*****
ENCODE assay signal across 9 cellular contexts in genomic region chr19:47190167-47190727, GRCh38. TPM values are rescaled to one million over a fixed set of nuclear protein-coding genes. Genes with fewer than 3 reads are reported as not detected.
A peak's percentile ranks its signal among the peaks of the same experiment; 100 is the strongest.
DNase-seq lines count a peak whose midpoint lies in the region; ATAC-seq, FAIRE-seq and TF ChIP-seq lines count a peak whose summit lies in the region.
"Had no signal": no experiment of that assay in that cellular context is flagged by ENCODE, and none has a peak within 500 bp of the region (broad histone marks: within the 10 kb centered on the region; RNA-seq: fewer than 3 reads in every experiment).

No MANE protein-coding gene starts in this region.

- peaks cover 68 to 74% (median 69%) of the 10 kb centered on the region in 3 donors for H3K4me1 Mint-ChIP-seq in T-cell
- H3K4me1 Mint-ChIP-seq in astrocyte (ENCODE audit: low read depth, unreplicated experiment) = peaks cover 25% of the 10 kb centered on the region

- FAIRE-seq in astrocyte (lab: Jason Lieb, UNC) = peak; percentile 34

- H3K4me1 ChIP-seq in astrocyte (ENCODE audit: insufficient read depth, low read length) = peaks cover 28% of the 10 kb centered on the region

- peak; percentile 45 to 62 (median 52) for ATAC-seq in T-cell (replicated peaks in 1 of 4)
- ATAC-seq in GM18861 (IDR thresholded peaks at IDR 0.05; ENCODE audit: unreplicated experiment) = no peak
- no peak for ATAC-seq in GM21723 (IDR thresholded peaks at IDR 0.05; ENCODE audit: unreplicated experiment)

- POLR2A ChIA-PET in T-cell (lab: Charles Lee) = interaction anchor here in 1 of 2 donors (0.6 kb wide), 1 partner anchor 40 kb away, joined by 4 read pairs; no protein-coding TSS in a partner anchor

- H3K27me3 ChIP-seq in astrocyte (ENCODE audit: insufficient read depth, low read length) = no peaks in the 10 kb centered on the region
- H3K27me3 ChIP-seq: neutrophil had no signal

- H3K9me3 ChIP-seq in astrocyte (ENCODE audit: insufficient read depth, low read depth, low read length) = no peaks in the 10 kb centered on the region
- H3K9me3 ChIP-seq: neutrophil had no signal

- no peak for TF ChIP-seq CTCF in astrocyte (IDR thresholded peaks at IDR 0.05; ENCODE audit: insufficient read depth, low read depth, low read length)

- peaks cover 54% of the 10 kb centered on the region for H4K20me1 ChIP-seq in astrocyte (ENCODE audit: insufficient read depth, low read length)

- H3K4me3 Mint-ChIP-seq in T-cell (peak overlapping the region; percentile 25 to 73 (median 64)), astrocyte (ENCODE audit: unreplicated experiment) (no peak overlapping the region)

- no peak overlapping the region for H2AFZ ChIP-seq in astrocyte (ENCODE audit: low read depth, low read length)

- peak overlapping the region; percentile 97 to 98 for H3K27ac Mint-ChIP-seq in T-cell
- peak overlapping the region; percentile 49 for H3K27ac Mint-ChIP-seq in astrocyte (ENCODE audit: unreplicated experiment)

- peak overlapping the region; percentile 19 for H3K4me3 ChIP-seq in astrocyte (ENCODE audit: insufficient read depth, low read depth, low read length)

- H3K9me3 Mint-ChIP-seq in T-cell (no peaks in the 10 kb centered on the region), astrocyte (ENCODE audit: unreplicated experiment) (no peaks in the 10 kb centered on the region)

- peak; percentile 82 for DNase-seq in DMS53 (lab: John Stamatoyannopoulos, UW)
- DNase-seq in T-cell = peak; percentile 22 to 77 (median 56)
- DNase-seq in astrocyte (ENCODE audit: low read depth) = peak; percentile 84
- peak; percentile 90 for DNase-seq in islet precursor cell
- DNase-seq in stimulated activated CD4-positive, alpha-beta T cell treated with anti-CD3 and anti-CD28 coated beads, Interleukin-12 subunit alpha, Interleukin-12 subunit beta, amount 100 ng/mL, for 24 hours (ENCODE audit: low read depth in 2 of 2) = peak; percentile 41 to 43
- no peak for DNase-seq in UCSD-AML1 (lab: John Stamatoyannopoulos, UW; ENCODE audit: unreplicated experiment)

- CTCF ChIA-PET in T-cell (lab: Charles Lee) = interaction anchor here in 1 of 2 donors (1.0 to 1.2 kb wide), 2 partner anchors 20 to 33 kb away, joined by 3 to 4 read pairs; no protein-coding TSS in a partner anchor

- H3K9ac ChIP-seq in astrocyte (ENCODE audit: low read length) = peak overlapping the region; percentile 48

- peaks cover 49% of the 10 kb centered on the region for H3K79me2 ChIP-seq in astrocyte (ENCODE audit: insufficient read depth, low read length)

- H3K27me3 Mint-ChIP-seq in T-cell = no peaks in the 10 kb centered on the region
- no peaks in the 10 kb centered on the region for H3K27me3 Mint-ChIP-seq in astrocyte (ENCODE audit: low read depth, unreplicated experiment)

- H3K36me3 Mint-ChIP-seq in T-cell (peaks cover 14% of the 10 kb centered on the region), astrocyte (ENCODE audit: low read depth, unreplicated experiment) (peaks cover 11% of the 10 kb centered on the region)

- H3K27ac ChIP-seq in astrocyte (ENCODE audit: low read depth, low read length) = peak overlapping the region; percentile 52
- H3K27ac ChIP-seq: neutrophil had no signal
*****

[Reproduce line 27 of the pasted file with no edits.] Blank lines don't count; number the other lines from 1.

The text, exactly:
- DNase-seq in T-cell = peak; percentile 22 to 77 (median 56)